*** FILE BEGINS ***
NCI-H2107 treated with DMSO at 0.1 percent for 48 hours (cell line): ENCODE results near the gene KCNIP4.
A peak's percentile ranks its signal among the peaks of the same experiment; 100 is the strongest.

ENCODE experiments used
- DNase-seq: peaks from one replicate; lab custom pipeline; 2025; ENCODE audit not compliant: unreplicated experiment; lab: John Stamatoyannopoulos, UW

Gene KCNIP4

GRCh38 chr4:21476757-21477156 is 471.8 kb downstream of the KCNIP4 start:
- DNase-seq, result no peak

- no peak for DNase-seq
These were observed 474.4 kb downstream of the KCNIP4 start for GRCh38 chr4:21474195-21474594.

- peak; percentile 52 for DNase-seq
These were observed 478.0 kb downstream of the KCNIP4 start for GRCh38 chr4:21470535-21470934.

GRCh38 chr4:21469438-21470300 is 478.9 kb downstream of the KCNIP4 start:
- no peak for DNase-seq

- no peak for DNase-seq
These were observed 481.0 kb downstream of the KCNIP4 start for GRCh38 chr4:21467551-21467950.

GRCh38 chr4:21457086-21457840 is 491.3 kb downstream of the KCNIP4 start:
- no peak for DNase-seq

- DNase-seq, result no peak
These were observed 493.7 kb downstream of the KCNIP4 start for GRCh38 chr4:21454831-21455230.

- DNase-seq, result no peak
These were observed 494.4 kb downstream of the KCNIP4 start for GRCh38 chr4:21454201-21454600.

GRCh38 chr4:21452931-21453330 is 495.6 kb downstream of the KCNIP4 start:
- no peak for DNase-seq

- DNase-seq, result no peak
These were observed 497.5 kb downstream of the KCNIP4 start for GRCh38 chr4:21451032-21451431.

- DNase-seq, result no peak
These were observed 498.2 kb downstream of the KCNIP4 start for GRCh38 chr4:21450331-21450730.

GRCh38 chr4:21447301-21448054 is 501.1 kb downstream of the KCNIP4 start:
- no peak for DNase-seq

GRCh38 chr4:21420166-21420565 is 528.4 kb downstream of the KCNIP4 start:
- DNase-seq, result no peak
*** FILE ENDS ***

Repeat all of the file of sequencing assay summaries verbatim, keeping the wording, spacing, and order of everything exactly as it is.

NCI-H2107 treated with DMSO at 0.1 percent for 48 hours (cell line): ENCODE results near the gene KCNIP4.
A peak's percentile ranks its signal among the peaks of the same experiment; 100 is the strongest.

ENCODE experiments used
- DNase-seq: peaks from one replicate; lab custom pipeline; 2025; ENCODE audit not compliant: unreplicated experiment; lab: John Stamatoyannopoulos, UW

Gene KCNIP4

GRCh38 chr4:21476757-21477156 is 471.8 kb downstream of the KCNIP4 start:
- DNase-seq, result no peak

- no peak for DNase-seq
These were observed 474.4 kb downstream of the KCNIP4 start for GRCh38 chr4:21474195-21474594.

- peak; percentile 52 for DNase-seq
These were observed 478.0 kb downstream of the KCNIP4 start for GRCh38 chr4:21470535-21470934.

GRCh38 chr4:21469438-21470300 is 478.9 kb downstream of the KCNIP4 start:
- no peak for DNase-seq

- no peak for DNase-seq
These were observed 481.0 kb downstream of the KCNIP4 start for GRCh38 chr4:21467551-21467950.

GRCh38 chr4:21457086-21457840 is 491.3 kb downstream of the KCNIP4 start:
- no peak for DNase-seq

- DNase-seq, result no peak
These were observed 493.7 kb downstream of the KCNIP4 start for GRCh38 chr4:21454831-21455230.

- DNase-seq, result no peak
These were observed 494.4 kb downstream of the KCNIP4 start for GRCh38 chr4:21454201-21454600.

GRCh38 chr4:21452931-21453330 is 495.6 kb downstream of the KCNIP4 start:
- no peak for DNase-seq

- DNase-seq, result no peak
These were observed 497.5 kb downstream of the KCNIP4 start for GRCh38 chr4:21451032-21451431.

- DNase-seq, result no peak
These were observed 498.2 kb downstream of the KCNIP4 start for GRCh38 chr4:21450331-21450730.

GRCh38 chr4:21447301-21448054 is 501.1 kb downstream of the KCNIP4 start:
- no peak for DNase-seq

GRCh38 chr4:21420166-21420565 is 528.4 kb downstream of the KCNIP4 start:
- DNase-seq, result no peak